Talc is a common ingredient in many everyday products, but as several recent lawsuits have brought to light, it may also contain trace amounts of asbestos, a material whose airborne fibers can scar lung tissue and cause cancer.

Talc is used in everything from makeup to baby powder, and is even used as a food additive. But it can be contaminated with asbestos. Although asbestos is known to be dangerous—and known to be found in cosmetic talc—the US Food and Drug Administration (FDA) allowed the cosmetic talc industry to monitor its use of talc in cosmetics despite concerns about asbestos contamination.


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Talc and Asbestos

The cosmetic talc industry says they test their talc for asbestos and only use talc that is proven to be asbestos-free, however experts say that the outdated tests used by industry scientists can’t detect the levels of asbestos that may be present in talc. These levels still remain dangerous. Government documents show that FDA officials first discussed the issue of testing for asbestos in talc in 1976, but decided to allow the industry to test its own products. Proposals for the FDA to run the tests came up again in 1994 and 2001, but there was no change.

Mesothelioma Due to Talcum Powder

Asbestos exposure can cause a very aggressive form of cancer called mesothelioma. If you believe you or someone you care about has been exposed to asbestos through the use of talcum powder, contact Cooney & Conway to learn more about your legal rights. Mesothelioma is one of the areas we specialize in.

Ovarian Cancer Due to Talcum Powder

Researchers have been studying the potential link between ovarian cancer and talcum powder for decades. There is evidence that Johnson & Johnson, the manufacturer of popular talc products, knew about the risk of ovarian cancer since 1982 and failed to warn the public.

Both the National Cancer Institute and the American Cancer Society consider talc use near the genitals as a “risk factor” for ovarian cancer. The International Journal of Gynecological Cancer states that women who use talcum powder on their genital area have a 30%-60% increased risk of cancer. To date, Johnson & Johnson and other manufacturers of talc powder have not placed warnings on their products.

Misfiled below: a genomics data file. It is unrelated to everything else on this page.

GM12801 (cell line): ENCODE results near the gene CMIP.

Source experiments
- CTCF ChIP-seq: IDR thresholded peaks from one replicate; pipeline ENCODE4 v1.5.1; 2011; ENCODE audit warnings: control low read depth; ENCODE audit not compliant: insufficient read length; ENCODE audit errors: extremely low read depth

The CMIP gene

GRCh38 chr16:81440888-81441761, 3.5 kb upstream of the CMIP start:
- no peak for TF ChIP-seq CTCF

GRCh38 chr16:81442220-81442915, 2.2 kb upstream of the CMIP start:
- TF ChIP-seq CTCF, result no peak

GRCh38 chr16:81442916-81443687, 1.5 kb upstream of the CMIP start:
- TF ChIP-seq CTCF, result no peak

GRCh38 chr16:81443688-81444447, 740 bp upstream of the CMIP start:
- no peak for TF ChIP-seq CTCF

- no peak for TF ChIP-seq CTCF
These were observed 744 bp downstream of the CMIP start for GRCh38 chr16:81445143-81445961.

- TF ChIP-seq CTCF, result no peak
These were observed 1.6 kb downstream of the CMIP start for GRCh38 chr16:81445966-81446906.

Why Does Baby Powder Contain Asbestos?

baby powder bottles on their side

Most people know that asbestos can be dangerous to humans, so naturally the question of how a carcinogen could possibly be in something we use on infants is an important one. The short answer is that the talcum powder can be the issue. Baby powder made from talc can contain asbestos, as mines that gather talc can also contain asbestos

In May of 2020, Johnson and Johnson stopped selling their baby powder in the U.S. after years of investigations pointing to incidences of asbestos in their product. There are many current and previous lawsuits against the company for this issue. 


Products with Asbestos Contamination

The following are just some of the manufacturers and brands that have had their vintage products recently test positive for asbestos contamination:

  • Avon Unforgettable Perfumed Talc
  • Avon Timeless Powder
  • Cashmere Bouquet
  • Chanel Cocco Mademoiselle
  • Coty Air Spun
  • Coty Emeraude Dusting Powder
  • Desert Flower Powder
  • Estee Lauder Youth Dew Dusting Powder
  • Friendship Garden Dusting Powder
  • Johnson & Johnson Baby Powder
  • Johnson & Johnson Shower to Shower Body Powder
  • Shulton Old Spice

A 1976  New York Times article on the issue that identifies 10 contaminated products, and in the years since, many other products have tested positive for asbestos. Johnson & Johnson has been one of the biggest names for contaminated products, but there are other companies facing litigation as well.  


Johnson & Johnson Lawsuits

One of the most high-profile companies in asbestos litigation is Johnson & Johnson. Over the past few years, several investigations into Johnson's products have been conducted. The company has also been accused of hiding the asbestos in its baby powder. In 2019, Johnson & Johnson recalled some of their products due to the growing concern over their baby powder, and in May of 2020 they announced that they would no longer sell their talc-containing baby powder.  

An internal Johnson & Johnson memo from 1992 acknowledged that “negative publicity from the health community on talc (inhalation, dust negative doctor endorsement, cancer linkage) continues…” At the same time the memo also recommended increased marketing to Black and Hispanic women. In June 2020, the company was ordered to pay over $2 billion to a group of women, several of whom died before the trial, who developed ovarian cancer. M. Isabelle Chaudry, senior policy manager at the National Women’s Health Network, notes the harm the company has done to communities of color. “They have a history of engaging in racist practices,” she said during an interview with Democracy Now.

This Reuters investigative article highlights the ways Johnson & Johnson covered up both the asbestos in their products and the harm it could cause. The article also explains the ways that recent litigation has facilitated the truth coming to light.